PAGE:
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Abstract: FR-PO690

Hyponatremia Secondary to CTLA-4 Inhibition-Induced Hypophysitis

Session Information

Category: Trainee Case Report

  • 1500 Onco-Nephrology

Authors

  • Regina, Stephen P., Methodist Health System, Dallas, Texas, United States
  • Collazo-Maldonado, Roberto L., Dallas Nephrology Associates, Dallas, Texas, United States

Group or Team Name

  • Methodist Dallas Medical Center
Introduction

Ipilimumab is a cytotoxic T-lymphocyte associated antigen 3 (CTLA-4) inhibitor which is used in therapy of multiple types of cancers, including malignant melanoma. One side effect of ipilimumab, reported in nearly 17% of patients receiving it in clinical trials, is autoimmune hypophysitis. We present a case of a patient with a history of melanoma treated with ipilimumab and hypophysitis, who presented with symptomatic hyponatremia after being treated with CTLA-4 inhibitor therapy.

Case Description

This is a 73 year old man with history of hypertension, DM, invasive melanoma of the right earlobe requiring wide excision and sentinel lymph node biopsy, pT4a N0 M0 Stage IIIA. He completed 3 cycles of adjuvant ipilimumab and nivolumab. Patient presented to the hospital with dizziness and weakness. He was fully oriented on presentation, normotensive and euvolemic on exam. The serum sodium was 119 meq/L and calculated serum osmolality was 246 mOsm/kg, BUN 3 mg/dl and sCr 0.4 mg/dl, with a normal uric acid. UA was unremarkable, with urine sodium 29 mmol/L and osmolality 134 mOsm/kg. Further workup showed low TSH, low morning cortisol, and brain MRI showed signs of hypophysitis, confirming the diagnosis of CTLA-4 inhibitor-induced hypophysitis. He was treated with thyroid hormone and adrenocorticoid replacement, his hyponatremia improved. He was discharged from the hospital few days later with serum sodium 130 meq/L.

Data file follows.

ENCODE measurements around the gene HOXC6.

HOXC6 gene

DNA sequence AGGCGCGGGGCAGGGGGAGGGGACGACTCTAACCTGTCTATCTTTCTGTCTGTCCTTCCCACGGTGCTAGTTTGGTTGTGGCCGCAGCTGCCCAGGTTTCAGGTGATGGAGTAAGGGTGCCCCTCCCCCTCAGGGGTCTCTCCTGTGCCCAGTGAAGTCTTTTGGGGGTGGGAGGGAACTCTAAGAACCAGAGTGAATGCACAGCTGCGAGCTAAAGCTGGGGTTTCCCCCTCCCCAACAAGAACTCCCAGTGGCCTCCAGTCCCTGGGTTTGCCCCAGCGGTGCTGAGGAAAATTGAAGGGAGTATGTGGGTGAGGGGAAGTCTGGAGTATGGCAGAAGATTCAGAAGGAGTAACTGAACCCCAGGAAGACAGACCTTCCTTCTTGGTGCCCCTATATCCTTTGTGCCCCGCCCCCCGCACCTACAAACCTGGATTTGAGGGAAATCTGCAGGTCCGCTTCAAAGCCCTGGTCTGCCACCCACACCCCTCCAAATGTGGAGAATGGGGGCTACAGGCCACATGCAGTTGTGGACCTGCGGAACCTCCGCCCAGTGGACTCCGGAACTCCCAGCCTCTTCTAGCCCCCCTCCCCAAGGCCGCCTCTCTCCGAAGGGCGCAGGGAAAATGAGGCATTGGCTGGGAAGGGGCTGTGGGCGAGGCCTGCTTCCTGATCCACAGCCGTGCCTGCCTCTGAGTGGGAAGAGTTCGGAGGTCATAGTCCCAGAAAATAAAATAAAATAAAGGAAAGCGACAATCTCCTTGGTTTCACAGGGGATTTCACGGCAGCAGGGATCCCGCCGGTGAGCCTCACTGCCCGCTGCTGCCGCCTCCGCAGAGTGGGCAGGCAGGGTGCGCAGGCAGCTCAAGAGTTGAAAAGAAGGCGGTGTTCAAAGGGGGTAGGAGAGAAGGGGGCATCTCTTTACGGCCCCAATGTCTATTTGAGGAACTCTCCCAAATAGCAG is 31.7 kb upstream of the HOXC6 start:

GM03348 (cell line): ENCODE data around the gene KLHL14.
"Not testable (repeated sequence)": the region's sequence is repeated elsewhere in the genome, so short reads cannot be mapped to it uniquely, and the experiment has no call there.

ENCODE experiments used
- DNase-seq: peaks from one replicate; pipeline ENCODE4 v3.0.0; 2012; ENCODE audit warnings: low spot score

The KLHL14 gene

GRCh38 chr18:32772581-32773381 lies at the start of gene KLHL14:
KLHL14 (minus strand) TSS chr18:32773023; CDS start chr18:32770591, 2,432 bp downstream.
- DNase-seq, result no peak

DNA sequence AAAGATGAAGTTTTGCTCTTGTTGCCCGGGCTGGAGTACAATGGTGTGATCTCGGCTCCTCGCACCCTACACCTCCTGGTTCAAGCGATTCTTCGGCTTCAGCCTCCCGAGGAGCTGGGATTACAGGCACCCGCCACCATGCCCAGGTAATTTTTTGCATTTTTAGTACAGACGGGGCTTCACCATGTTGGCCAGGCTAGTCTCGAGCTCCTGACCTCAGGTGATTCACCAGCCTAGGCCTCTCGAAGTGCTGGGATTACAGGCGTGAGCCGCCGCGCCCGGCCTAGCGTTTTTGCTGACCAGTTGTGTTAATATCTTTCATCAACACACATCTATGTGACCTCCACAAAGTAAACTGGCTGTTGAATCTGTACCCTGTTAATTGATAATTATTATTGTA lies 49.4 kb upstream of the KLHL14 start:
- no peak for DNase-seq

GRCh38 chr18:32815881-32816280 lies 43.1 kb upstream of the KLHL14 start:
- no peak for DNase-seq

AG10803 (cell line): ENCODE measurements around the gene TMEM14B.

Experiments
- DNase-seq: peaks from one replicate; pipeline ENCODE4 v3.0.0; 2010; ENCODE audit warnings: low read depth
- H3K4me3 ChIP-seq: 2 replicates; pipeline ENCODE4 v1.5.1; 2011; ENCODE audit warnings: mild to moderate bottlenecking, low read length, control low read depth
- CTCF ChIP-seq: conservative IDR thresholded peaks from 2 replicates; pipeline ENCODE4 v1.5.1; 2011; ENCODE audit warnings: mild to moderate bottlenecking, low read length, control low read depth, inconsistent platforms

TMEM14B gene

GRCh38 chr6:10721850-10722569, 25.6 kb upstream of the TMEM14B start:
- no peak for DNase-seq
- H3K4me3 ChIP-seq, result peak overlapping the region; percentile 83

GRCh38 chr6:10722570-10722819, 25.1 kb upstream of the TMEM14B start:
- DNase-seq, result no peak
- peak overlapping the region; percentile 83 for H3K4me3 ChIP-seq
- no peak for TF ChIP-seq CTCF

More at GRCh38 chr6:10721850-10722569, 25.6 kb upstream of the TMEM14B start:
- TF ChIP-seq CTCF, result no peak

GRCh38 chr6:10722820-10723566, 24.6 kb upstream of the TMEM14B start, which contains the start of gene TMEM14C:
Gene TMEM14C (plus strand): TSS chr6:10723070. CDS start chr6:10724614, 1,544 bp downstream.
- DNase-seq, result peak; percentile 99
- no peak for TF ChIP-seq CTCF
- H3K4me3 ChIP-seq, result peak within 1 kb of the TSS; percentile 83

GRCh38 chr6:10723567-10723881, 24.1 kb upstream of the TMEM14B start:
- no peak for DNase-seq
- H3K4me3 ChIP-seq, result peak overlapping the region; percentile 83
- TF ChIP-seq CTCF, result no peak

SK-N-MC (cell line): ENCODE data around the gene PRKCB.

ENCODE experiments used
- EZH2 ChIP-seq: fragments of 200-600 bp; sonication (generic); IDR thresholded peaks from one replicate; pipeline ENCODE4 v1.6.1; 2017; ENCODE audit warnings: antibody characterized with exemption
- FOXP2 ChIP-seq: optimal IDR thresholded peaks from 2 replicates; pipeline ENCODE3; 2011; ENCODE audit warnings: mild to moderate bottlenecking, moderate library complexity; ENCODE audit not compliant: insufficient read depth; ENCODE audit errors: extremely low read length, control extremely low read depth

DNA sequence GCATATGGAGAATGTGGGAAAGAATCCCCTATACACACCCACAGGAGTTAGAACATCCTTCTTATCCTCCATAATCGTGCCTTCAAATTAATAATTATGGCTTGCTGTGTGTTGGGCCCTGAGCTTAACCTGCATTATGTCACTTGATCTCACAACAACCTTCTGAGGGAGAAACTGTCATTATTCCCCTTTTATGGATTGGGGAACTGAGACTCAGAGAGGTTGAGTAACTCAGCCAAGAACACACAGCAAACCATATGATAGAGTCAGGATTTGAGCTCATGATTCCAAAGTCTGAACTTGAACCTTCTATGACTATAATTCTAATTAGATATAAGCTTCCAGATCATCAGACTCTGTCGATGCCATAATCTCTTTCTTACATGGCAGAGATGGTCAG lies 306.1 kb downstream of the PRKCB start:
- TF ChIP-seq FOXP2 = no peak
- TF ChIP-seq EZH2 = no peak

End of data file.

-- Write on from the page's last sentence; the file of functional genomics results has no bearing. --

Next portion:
Discussion

In cases of hypophysitis, hyponatremia has been shown to occur due to secondary adrenal insufficiency with loss of ACTH-secreting corticotrophs. While the cause of hypophysitis is suspected as treatment-induced autoimmune lymphocytic hypophysitis, which results in anterior hypophyseal necrosis, this can only be definitively determined on postmortem. The present case illustrates that the hypophysitis which occurs may be permanent, and requires lifelong adrenal hormone replacement. Physicians and nephrologists should be aware of the diagnosis of CTLA-4 inhibitor-induced hypophysitis and include it in the differential diagnosis of hyponatremia when there is relevant chemotherapy history.